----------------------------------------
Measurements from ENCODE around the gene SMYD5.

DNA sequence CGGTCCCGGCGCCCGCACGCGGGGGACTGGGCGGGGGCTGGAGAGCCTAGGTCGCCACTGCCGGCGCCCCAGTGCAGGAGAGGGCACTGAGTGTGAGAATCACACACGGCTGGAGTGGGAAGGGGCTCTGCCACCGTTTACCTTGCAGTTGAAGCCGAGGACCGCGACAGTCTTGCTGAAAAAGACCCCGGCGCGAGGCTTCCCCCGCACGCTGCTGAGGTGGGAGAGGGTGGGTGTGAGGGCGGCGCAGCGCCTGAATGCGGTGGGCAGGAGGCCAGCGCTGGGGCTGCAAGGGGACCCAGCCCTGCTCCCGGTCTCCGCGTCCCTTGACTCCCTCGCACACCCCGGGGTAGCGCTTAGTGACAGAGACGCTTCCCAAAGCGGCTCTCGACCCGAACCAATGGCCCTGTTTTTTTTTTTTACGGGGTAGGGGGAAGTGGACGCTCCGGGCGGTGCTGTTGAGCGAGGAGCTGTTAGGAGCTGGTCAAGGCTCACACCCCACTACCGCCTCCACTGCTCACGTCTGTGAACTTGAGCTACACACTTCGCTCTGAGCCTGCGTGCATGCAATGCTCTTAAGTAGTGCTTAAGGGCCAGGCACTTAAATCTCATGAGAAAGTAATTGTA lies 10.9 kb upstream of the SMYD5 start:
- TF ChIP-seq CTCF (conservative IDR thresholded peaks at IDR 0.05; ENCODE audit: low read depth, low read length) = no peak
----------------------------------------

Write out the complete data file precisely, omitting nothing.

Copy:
Measurements from ENCODE around the gene SMYD5.

DNA sequence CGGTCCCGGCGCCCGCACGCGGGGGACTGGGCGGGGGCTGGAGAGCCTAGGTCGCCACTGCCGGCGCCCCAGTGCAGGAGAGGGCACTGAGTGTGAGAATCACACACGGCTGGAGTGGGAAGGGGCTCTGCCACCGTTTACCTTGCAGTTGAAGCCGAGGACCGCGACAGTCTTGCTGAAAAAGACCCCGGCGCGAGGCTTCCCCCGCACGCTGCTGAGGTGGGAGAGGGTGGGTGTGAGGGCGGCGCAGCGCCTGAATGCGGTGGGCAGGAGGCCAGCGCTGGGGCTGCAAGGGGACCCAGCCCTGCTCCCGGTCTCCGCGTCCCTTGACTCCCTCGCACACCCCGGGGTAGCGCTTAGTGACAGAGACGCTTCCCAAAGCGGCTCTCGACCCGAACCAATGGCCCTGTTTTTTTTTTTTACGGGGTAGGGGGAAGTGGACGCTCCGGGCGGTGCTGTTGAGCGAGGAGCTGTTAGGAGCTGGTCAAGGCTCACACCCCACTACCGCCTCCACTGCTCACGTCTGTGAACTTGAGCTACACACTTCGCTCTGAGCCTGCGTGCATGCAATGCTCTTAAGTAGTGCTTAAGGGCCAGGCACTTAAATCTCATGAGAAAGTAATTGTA lies 10.9 kb upstream of the SMYD5 start:
- TF ChIP-seq CTCF (conservative IDR thresholded peaks at IDR 0.05; ENCODE audit: low read depth, low read length) = no peak